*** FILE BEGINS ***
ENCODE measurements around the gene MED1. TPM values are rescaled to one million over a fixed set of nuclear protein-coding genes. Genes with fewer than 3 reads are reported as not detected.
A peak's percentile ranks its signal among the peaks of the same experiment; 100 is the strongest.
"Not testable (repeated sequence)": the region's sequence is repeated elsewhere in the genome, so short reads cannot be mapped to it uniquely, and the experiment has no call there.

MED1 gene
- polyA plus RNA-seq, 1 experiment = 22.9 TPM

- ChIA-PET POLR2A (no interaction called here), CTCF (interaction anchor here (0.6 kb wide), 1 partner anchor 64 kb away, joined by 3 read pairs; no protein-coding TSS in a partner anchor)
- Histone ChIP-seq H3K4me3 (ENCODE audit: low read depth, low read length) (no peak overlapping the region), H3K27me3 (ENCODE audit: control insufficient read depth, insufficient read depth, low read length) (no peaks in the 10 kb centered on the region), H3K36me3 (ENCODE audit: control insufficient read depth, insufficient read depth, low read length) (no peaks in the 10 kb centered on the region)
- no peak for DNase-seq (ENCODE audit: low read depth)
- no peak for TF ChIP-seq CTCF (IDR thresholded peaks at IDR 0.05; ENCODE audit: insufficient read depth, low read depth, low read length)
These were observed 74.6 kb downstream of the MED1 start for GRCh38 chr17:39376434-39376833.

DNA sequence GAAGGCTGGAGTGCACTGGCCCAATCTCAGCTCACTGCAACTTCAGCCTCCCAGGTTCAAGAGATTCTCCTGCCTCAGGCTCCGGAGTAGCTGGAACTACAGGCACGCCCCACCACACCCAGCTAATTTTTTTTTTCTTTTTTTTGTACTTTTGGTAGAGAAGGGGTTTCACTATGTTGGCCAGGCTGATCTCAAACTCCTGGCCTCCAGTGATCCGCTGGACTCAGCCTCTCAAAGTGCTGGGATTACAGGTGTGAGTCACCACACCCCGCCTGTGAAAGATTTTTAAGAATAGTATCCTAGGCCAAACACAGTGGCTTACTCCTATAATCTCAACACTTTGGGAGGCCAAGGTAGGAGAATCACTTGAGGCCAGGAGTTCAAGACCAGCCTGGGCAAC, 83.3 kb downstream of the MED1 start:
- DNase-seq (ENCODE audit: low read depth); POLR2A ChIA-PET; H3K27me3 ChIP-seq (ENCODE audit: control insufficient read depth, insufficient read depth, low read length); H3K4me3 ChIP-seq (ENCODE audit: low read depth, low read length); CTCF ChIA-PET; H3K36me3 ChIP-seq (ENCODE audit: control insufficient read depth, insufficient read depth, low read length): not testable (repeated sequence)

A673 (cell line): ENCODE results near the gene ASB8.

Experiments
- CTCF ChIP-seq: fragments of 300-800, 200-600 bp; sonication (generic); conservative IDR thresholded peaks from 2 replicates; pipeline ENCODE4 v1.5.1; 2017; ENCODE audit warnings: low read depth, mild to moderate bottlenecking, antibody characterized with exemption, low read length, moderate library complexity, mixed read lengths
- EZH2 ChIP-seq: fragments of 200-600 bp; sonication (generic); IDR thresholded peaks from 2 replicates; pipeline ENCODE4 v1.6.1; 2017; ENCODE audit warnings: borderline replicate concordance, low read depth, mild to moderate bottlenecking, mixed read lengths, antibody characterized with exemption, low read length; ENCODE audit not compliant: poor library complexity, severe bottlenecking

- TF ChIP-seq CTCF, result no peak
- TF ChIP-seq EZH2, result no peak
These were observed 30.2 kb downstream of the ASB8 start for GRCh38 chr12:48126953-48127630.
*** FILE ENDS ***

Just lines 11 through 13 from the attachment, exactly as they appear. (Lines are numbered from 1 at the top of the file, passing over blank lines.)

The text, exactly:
DNA sequence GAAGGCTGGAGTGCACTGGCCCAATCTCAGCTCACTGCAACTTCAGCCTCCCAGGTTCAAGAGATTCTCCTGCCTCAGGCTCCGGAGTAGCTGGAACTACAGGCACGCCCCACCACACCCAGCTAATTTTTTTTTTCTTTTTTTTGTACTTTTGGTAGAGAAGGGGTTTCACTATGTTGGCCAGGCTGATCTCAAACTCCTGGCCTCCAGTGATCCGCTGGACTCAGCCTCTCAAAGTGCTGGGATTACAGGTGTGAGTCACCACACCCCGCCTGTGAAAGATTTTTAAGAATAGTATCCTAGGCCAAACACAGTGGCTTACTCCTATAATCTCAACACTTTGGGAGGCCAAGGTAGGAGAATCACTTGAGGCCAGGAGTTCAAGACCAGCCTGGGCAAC, 83.3 kb downstream of the MED1 start:
- DNase-seq (ENCODE audit: low read depth); POLR2A ChIA-PET; H3K27me3 ChIP-seq (ENCODE audit: control insufficient read depth, insufficient read depth, low read length); H3K4me3 ChIP-seq (ENCODE audit: low read depth, low read length); CTCF ChIA-PET; H3K36me3 ChIP-seq (ENCODE audit: control insufficient read depth, insufficient read depth, low read length): not testable (repeated sequence)

A673 (cell line): ENCODE results near the gene ASB8.